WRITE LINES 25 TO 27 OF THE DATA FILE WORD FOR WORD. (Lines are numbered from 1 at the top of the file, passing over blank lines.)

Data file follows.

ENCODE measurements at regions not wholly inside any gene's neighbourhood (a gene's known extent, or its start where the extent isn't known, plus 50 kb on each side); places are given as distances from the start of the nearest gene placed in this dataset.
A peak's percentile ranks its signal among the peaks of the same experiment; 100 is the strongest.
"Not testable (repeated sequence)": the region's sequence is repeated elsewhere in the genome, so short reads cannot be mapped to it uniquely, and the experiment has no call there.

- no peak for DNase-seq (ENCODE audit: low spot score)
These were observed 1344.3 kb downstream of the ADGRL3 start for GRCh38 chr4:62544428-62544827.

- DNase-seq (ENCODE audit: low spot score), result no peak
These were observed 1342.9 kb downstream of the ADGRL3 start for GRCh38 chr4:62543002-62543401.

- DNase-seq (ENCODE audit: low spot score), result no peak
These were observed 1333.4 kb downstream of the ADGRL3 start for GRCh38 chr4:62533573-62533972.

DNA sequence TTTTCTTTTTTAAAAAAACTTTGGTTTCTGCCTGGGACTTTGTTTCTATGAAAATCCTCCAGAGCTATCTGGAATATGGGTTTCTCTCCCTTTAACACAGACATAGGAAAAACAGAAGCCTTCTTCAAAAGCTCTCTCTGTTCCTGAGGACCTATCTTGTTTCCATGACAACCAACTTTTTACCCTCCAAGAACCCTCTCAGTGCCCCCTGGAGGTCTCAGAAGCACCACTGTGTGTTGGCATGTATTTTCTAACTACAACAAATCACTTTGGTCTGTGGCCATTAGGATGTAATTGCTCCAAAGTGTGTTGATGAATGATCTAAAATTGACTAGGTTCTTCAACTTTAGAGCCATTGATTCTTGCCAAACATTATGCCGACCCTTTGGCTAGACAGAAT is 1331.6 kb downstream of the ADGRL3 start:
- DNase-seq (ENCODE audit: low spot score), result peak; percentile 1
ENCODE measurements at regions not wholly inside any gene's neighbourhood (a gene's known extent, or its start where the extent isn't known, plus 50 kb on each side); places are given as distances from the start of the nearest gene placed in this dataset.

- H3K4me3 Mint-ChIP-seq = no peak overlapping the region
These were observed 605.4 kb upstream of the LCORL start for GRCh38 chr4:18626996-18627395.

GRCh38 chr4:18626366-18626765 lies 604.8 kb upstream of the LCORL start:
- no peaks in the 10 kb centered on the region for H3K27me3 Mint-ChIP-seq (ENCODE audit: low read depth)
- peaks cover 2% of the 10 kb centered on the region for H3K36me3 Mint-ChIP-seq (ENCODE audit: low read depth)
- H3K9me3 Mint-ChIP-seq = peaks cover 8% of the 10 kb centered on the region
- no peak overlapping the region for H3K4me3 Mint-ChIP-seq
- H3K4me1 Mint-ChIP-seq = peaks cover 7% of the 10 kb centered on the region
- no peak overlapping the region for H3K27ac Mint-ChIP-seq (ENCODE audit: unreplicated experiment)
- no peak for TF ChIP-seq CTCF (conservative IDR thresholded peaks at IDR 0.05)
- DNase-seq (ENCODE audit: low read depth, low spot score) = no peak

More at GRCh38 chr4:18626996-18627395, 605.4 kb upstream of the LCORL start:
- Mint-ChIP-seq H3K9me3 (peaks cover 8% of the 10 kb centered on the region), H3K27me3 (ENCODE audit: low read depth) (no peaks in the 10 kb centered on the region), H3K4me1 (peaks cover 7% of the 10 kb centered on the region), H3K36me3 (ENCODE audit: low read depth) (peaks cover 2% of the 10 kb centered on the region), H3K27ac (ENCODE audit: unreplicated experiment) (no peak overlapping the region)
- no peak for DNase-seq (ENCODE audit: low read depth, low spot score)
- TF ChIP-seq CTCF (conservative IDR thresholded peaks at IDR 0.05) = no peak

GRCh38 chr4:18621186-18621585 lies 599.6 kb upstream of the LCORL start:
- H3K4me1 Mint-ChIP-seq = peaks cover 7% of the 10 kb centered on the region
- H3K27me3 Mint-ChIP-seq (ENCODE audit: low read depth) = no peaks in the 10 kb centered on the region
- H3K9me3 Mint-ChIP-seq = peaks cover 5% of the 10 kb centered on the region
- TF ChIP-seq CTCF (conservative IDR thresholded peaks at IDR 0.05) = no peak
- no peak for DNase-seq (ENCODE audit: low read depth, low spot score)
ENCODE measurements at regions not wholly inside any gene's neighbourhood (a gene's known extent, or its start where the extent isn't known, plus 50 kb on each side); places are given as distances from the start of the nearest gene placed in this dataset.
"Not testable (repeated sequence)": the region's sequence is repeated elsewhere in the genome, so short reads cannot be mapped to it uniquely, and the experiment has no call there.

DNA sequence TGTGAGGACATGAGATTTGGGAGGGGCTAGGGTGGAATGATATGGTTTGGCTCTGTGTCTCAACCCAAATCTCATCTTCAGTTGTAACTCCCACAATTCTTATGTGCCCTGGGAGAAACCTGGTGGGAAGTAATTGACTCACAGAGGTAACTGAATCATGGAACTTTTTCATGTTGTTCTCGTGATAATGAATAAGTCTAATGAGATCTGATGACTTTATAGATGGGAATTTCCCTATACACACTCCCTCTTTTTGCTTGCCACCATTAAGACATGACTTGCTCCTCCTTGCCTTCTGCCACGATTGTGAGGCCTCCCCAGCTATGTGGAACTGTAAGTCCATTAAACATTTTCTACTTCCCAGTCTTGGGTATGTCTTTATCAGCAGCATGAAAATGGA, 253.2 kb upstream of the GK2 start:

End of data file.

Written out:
- Mint-ChIP-seq H3K9me3 (peaks cover 8% of the 10 kb centered on the region), H3K27me3 (ENCODE audit: low read depth) (no peaks in the 10 kb centered on the region), H3K4me1 (peaks cover 7% of the 10 kb centered on the region), H3K36me3 (ENCODE audit: low read depth) (peaks cover 2% of the 10 kb centered on the region), H3K27ac (ENCODE audit: unreplicated experiment) (no peak overlapping the region)
- no peak for DNase-seq (ENCODE audit: low read depth, low spot score)
- TF ChIP-seq CTCF (conservative IDR thresholded peaks at IDR 0.05) = no peak